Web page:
The Common Good
June 2012

Can These Bones Live?

by Emilie Teresa Smith | June 2012

In Guatemala, 44,000 people were "disappeared" during decades of war. Now workers there seek to resurrect a buried history and human dignity.

The spirit of the Lord set me down in the middle of a valley; it was full of bones. He led me all around them; there were very many lying in the valley, and they were very dry. —Ezekiel 37:1-2

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IT IS A March morning in Guatemala City: sunny, cool, windy. I walk down a dry, dusty lane, out along a finger of land jutting perilously between ravine and ravine. To one side, vultures circle in lazy spirals on the updraft, watching everything down below—waiting. We are near the garbage dump and the slums that surround it. Here, on the road through La Verbena cemetery, hospital waste trucks rumble by; when they reach the end they tip their pile down into the valley.

I am early, so I walk slowly, kicking stones through the rows of niche tombs, stacked five high, artificial flowers drooping down. I pass some of the nicer mausoleums, and then I am among the graves in the scrub grass, markers tilted over or gone. Some are simple piles of dirt; others are human-sized hollows, where the bodies have been removed and dumped into the bone pits.

I stand outside a cement block wall, papered with the faces of the disappeared. A few young staff members arrive and wait as well, under pine trees that are blowing wildly now, this way and that. They eye me, but we say nothing.

The “disappeared” stare at me from the abyss of silence. Many are women, their hair and clothes out of style now. The men sport moustaches from the 1980s. I imagine each one grabbed by murderers, thrown into a van, driven somewhere dark, filthy, disgusting, sticky with blood, urine, and feces. The women are raped, the men too, and all of them mutilated, burned, or electrocuted, and finally killed. Some are then brought here and buried.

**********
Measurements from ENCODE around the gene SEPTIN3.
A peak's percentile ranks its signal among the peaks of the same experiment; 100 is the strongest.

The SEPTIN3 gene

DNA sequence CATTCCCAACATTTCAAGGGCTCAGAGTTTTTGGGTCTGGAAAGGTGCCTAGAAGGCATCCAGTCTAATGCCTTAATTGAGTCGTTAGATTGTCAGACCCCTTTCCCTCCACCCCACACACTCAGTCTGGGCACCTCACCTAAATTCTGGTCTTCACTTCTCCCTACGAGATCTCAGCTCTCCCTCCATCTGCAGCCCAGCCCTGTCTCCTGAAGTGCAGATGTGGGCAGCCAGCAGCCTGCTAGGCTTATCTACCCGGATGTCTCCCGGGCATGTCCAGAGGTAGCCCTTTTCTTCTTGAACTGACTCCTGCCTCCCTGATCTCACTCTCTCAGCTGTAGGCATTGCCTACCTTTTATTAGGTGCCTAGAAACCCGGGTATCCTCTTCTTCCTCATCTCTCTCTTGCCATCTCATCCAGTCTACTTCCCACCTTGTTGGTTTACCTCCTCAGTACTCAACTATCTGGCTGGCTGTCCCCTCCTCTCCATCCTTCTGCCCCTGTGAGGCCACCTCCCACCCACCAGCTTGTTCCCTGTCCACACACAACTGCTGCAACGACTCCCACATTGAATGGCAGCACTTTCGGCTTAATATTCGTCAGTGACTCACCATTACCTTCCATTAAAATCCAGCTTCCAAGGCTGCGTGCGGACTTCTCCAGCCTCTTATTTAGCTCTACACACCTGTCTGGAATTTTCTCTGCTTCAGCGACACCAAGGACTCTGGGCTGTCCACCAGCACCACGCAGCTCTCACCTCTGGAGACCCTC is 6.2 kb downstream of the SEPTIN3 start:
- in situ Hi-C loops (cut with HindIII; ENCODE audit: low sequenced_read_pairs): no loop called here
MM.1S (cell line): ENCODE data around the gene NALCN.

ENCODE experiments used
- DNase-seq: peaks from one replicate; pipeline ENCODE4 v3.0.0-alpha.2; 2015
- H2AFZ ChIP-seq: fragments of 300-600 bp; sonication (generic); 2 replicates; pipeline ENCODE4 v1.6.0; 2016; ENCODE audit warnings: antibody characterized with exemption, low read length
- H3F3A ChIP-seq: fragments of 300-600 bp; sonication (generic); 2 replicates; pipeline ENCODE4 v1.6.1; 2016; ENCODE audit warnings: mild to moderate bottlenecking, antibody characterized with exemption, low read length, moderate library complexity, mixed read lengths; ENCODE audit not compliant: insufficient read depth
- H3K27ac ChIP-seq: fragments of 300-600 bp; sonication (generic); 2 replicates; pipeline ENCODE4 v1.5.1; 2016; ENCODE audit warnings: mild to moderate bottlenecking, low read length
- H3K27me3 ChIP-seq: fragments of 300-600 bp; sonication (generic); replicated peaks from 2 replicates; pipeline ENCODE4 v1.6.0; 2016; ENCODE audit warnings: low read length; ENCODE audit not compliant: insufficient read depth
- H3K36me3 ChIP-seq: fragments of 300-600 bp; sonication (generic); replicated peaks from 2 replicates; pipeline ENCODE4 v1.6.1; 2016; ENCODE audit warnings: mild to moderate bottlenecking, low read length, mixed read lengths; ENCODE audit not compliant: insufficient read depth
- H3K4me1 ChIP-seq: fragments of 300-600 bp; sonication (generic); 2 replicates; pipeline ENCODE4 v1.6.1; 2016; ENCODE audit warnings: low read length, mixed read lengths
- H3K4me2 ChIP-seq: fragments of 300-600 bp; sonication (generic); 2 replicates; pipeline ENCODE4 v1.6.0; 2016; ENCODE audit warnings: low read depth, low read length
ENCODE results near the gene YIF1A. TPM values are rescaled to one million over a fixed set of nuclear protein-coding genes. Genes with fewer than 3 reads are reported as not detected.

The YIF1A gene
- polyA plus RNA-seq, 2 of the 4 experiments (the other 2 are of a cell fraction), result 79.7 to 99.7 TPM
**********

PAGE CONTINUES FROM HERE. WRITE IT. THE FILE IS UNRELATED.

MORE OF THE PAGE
It’s 9 o’clock. Someone with keys arrives, and we all file in. Jorge Mario Barrios shows me around. He’s the forensic anthropologist for the Guatemalan Forensic Anthropology Foundation (FAFG) in charge of the project. He’s tall for a Guatemalan, nicely dressed in crisp black jeans, combat boots, and a button-bursting black shirt. He explains: Many people were dumped here at La Verbena cemetery as unknowns. They are supposed to be buried in the ground for seven years, and then gathered up and thrown into the ossuaries, the bone wells. But between the years 1978 and 1984—the peak years of the civil war in Guatemala—there was a massive upswing in the number of bodies being brought and buried, many without being registered. Some, it seems, were dropped straight into the well. It doesn’t take much imagination to see that La Verbena was a dumping ground for the murderers.